Garrett squibs on fish protection
Humane Society International (HSI) has succeeded in getting long-awaited protection for 2 seriously depleted marine fish species. School shark and eastern gemfish have today been listed under Australia’s Environment Protection and Biodiversity Conservation Act, bringing an end to 6 years of delays.
Disappointingly, although both species are caught in commercial fisheries which has led to severe population declines, the Minster has listed them as “conservation dependent”, the lowest level of protection available for a threatened species under the EPBC Act, which allows commercial exploitation to continue.
The conservation advice from the Threatened Species Scientific Committee notes that the declines in both species from commercial over-fishing are so serious, that they qualify for listing in the “endangered” category. Yet a loophole made possible by amendments to the EPBC Act in 2006 has legislated for down-grading the protection of commercial fish species. Instead of being listed in the threat category for which they qualify, these species can now be listed as “conservation dependent”, meaning that they can still be fished, and their recovery is dependent on fisheries management plans.
“The conservation dependent listing of these species is a political compromise,” said Ms Beynon, HSI Senior Program Manager. “If it is determined that they qualify for classification as endangered then they should be listed as such and commercial exploitation cease, as would be the case for all other threatened species. An endangered listing would have ensured an end to commercial exploitation, and this is exactly what these species need.”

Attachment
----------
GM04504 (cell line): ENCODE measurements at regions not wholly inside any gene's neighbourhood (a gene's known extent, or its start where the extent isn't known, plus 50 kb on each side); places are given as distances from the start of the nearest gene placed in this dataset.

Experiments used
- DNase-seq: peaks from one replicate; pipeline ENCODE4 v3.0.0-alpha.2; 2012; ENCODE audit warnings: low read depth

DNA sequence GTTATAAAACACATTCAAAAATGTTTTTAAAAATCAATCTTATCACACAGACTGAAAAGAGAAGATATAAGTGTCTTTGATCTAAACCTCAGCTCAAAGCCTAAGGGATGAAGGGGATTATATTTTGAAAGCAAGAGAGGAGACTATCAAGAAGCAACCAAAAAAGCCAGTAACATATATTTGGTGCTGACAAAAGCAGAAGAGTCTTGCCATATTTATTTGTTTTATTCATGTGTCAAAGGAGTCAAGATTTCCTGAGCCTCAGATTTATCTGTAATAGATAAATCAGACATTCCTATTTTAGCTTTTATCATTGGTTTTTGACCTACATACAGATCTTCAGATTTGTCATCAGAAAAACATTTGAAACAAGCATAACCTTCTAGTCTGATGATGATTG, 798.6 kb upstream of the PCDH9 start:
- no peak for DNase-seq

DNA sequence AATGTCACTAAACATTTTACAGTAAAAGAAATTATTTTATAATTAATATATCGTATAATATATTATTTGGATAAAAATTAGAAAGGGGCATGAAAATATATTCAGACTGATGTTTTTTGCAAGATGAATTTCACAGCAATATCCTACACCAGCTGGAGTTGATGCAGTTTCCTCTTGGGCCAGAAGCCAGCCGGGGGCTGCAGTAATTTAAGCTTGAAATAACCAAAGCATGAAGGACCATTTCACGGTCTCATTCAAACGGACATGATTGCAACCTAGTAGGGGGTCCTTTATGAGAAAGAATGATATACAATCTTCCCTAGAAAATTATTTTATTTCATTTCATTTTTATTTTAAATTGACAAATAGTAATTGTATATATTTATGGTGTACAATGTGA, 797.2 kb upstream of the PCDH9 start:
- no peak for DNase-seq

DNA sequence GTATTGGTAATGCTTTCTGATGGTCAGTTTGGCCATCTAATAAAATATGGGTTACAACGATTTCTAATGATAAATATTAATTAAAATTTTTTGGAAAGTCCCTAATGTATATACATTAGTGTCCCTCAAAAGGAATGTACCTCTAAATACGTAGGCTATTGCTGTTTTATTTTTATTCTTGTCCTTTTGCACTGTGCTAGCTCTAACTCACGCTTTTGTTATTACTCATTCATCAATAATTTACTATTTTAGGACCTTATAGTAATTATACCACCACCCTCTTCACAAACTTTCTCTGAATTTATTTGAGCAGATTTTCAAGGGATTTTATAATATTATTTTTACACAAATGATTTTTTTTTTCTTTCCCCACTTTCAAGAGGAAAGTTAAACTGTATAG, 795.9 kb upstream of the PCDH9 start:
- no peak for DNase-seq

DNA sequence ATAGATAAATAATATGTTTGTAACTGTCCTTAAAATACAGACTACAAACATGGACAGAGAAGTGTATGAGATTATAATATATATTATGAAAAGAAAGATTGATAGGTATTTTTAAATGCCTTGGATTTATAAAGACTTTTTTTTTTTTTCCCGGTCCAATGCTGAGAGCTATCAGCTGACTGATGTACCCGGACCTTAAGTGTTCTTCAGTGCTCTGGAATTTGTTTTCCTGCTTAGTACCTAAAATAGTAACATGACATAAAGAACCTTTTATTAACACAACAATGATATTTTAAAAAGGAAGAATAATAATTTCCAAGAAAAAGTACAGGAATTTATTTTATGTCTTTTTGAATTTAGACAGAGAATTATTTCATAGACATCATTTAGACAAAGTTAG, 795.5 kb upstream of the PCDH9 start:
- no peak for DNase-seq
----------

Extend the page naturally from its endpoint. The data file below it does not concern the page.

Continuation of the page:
Populations of eastern gemfish declined by 95% between the 1960s and 2002 following historic overfishing, and they remain at only 14% of pre-exploitation levels. Similarly, school shark is likely to be at a mere 9-14% of pre-exploitation levels. This is despite the federal government’s Harvest Strategy Policy, which states that declines of up to 60% are acceptable for commercially fished species. While the government says that these species are only caught as by-catch, it continues to allow their sale, thereby creating an incentive for their continued capture.
“If the government is serious about protecting these species, it must resist industry pressure and act decisively to bring a clear end to their commercial exploitation,” said Ms Beynon. “Their recovery depends on it.”